The scion of the Molson family that owns and runs the Montreal Canadiens is defending his team’s selection of an interim coach who doesn’t speak French while conceding the team must take language into consideration when making the next hire.
Geoff Molson says general manager Pierre Gauthier needed a quick spark to improve the moribund team and he chose then-assistant Randy Cunneyworth to take over because, in addition to being quickly available, he is a “qualified and experienced coach who has earned the respect of the players.”
But the ability to speak French and English will be “a very important factor in the selection of a permanent head coach,” Molson, a native Quebecer who speaks fluent French, added in a statement. Gauthier had said he hoped Cunneyworth would continue beyond this season.
The Canadiens and Molson, whose family founded the eponymous brewing empire in 1786, are under blistering criticism for naming a coach who doesn’t speak French for the first time since 1970.
While opinion appeared to be split among diehard hockey fans, many of whom just want to see the team win, pundits, politicians and nationalists fueled the controversy. In one of the more extreme examples, columnist and radio commentator Réjean Tremblay argued team management have long wanted to “eradicate” French from the club to strengthen its iron grip on communications.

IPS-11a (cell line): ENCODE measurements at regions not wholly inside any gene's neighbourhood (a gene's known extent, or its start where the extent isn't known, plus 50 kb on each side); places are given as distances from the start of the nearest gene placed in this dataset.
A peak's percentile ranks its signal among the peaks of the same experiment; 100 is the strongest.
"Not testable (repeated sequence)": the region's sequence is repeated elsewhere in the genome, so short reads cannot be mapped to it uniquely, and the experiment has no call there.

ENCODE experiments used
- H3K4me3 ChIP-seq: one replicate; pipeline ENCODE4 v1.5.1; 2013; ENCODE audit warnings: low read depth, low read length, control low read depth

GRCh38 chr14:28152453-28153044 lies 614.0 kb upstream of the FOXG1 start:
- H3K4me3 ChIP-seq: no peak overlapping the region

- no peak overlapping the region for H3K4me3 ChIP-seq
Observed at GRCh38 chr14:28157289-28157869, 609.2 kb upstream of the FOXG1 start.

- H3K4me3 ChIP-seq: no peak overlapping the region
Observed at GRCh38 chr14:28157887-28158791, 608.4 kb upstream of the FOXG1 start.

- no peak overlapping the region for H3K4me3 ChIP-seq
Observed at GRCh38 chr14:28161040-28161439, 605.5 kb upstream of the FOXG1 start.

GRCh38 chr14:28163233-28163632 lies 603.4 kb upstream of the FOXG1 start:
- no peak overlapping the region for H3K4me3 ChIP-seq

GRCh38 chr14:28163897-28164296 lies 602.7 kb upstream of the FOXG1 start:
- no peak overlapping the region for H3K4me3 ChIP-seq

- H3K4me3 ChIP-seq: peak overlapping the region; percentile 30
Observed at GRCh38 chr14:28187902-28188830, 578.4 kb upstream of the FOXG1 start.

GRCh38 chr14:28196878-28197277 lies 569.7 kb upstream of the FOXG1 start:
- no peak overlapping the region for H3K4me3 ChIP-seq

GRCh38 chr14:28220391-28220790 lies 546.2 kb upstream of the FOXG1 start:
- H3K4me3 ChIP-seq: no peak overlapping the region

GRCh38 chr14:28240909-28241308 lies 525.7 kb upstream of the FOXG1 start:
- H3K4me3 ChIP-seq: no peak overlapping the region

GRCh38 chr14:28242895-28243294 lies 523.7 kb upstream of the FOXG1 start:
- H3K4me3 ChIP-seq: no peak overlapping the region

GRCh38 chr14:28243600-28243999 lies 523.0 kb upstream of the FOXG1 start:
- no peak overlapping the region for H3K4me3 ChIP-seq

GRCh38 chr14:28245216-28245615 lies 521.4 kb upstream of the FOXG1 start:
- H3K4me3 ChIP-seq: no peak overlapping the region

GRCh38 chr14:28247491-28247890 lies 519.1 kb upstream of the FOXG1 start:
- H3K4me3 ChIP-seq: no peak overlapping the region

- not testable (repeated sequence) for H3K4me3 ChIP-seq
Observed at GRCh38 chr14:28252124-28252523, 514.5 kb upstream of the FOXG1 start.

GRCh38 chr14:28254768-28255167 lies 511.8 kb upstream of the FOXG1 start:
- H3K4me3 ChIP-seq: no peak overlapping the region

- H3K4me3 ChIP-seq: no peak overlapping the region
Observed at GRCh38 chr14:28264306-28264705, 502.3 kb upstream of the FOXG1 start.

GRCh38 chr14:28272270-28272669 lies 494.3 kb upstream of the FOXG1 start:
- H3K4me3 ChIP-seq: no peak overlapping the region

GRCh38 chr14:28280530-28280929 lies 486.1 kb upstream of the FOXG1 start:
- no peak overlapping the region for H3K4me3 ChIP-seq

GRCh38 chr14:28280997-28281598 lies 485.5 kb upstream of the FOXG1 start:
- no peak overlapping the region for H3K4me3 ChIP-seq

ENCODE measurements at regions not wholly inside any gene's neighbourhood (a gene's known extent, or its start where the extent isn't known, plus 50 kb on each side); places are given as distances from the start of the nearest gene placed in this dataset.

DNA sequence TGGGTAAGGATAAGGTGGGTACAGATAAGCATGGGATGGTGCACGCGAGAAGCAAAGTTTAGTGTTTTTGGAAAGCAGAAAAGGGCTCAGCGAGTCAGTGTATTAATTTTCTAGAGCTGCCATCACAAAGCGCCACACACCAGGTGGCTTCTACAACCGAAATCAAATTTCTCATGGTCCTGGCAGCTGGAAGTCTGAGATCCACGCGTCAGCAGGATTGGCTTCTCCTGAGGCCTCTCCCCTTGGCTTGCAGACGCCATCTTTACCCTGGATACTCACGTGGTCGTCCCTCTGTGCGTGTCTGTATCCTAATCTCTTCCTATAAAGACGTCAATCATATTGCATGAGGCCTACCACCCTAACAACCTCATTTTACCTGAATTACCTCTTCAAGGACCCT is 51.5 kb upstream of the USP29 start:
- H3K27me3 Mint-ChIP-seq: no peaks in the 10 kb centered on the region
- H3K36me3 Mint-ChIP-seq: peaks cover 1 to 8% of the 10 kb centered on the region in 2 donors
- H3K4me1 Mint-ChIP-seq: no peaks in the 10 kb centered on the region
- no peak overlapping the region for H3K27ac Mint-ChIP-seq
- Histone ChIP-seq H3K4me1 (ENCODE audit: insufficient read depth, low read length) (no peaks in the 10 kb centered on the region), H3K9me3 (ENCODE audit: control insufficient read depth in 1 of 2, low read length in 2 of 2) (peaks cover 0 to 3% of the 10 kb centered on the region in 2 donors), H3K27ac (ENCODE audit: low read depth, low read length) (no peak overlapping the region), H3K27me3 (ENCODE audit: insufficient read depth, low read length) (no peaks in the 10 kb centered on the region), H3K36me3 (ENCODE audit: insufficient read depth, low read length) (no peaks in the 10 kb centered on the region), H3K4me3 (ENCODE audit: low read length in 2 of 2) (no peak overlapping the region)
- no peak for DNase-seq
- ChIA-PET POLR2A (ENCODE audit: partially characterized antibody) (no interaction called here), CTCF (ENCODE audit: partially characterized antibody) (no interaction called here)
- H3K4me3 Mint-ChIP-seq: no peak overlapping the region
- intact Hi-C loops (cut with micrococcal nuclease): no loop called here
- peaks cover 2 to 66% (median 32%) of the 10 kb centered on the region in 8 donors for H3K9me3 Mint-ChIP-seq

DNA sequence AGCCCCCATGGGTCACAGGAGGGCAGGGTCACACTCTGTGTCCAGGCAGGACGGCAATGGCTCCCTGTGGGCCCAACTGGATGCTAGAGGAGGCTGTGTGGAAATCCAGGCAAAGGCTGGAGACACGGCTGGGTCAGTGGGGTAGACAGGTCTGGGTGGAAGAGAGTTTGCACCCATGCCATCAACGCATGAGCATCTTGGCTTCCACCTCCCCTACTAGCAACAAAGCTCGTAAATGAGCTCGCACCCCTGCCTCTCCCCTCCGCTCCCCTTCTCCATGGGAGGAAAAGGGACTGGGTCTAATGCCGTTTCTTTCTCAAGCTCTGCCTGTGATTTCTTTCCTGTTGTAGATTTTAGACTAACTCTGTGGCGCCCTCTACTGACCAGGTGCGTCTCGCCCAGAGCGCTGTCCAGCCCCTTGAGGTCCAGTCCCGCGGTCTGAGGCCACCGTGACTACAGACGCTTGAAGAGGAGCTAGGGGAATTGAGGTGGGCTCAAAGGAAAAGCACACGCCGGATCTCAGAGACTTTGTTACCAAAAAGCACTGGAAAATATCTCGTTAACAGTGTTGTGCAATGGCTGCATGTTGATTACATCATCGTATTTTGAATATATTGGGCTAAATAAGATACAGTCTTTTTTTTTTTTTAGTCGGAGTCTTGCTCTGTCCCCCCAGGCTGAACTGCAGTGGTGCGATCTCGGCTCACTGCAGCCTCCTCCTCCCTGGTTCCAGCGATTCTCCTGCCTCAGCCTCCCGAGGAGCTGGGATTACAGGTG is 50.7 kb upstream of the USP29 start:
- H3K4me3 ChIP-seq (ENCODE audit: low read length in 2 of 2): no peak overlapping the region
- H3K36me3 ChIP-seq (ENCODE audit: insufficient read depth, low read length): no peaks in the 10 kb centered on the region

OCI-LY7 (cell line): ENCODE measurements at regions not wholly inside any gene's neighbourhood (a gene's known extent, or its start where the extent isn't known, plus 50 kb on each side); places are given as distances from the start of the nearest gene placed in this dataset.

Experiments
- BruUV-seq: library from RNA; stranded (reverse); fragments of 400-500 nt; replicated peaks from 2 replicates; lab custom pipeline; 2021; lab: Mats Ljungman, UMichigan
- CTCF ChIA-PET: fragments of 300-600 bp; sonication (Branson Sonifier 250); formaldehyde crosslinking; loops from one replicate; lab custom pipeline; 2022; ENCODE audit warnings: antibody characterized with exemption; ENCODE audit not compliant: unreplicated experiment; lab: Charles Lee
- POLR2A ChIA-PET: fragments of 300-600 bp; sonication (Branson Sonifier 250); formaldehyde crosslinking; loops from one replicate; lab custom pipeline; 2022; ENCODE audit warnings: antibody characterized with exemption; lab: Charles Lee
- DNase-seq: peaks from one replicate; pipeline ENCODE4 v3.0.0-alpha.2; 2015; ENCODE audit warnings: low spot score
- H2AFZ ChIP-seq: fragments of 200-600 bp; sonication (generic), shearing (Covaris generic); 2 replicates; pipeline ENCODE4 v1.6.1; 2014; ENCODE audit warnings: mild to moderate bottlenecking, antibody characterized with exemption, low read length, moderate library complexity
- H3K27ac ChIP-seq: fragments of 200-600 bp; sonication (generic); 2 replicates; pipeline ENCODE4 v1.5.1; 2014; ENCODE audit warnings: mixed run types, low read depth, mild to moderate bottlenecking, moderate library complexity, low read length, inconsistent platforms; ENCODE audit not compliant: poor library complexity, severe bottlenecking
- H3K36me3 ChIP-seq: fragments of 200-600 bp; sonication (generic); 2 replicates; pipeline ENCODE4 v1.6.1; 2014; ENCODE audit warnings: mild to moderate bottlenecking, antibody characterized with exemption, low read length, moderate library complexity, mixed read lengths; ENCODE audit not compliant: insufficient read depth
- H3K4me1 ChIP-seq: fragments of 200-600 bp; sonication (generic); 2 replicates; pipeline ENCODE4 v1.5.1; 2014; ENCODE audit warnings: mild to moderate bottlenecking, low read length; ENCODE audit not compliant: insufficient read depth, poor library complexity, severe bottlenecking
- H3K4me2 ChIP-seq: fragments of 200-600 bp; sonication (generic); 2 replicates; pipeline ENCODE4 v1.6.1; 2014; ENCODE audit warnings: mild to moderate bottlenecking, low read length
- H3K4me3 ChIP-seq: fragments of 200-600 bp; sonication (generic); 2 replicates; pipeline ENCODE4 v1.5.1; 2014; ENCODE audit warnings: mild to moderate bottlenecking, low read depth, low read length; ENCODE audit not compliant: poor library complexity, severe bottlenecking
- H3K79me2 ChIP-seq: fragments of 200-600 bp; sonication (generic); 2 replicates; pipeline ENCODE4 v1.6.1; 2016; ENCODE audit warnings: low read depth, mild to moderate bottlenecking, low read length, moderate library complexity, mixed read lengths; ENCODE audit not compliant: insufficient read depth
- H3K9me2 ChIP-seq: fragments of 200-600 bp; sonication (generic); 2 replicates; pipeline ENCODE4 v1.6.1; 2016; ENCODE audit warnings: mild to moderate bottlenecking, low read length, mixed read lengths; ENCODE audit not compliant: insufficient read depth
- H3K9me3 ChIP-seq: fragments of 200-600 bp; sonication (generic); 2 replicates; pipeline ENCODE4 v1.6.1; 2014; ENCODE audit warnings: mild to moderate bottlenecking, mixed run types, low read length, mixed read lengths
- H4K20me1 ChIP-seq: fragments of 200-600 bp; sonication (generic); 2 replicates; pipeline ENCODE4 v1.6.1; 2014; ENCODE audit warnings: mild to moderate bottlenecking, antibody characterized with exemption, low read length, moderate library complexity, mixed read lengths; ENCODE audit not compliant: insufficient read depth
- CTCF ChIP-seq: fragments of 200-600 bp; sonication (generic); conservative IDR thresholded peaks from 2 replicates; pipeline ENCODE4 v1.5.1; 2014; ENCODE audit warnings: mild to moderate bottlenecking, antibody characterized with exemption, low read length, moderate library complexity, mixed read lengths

More typically, nationalist groups called for a boycott of Molson products while former team executives such as Serge Savard, along with provincial political leaders of all parties, insisted the coach of the Canadiens should speak French.
“The Canadiens say it is temporary, but it’s also unfortunate,” provincial Culture Minister Christine St-Pierre told The Canadian Press. “There is an element of pride for Quebecers. The Canadiens are in our genes, it’s an institution and the Canadiens should be sensitive to it.”
The Canadiens were founded in 1909 by Ambrose O’Brien, the son of an Irish immigrant, and soon became the team of French Montrealers. English Montrealers, who were about 1/3 of the city’s population, dominated most of the city’s hockey teams. The sport was slower to catch on among French speakers and O’Brien, seeing an untapped vein, started recruiting and marketing among francophones, author D’Arcy Jenish wrote in his history of the team.
Over many years, the team became central to French-Canadian pride, as well as a conduit for rivalry with the English-speaking world.
What O’Brien sowed, Molson now reaps.
The Canadiens are seen by many French-speaking Quebecers as a part of the cultural fabric far beyond hockey.
“The team is an institution for Quebecers and French Canadians, and out of respect for the francophone majority population of Quebec, the coach of this institution should speak French,” said François Legault, the leader of a new and wildly popular political party called the Coalition Avenir Québec.
Molson took over the team two years ago. The family had a long history with the Canadiens which won 11 of its 24 Stanley Cups in Molson hands. Tradition and heritage have long been a key marketing tool for the franchise, which frequently trots out retired giants such as Guy Lafleur, Jean Béliveau and Henri Richard for public appearances.
But when Molson bought the team, he waved off calls to boost the number of French-speaking players, saying “we are in the hockey business and not into politics.”
In Quebec, it’s difficult to separate the two.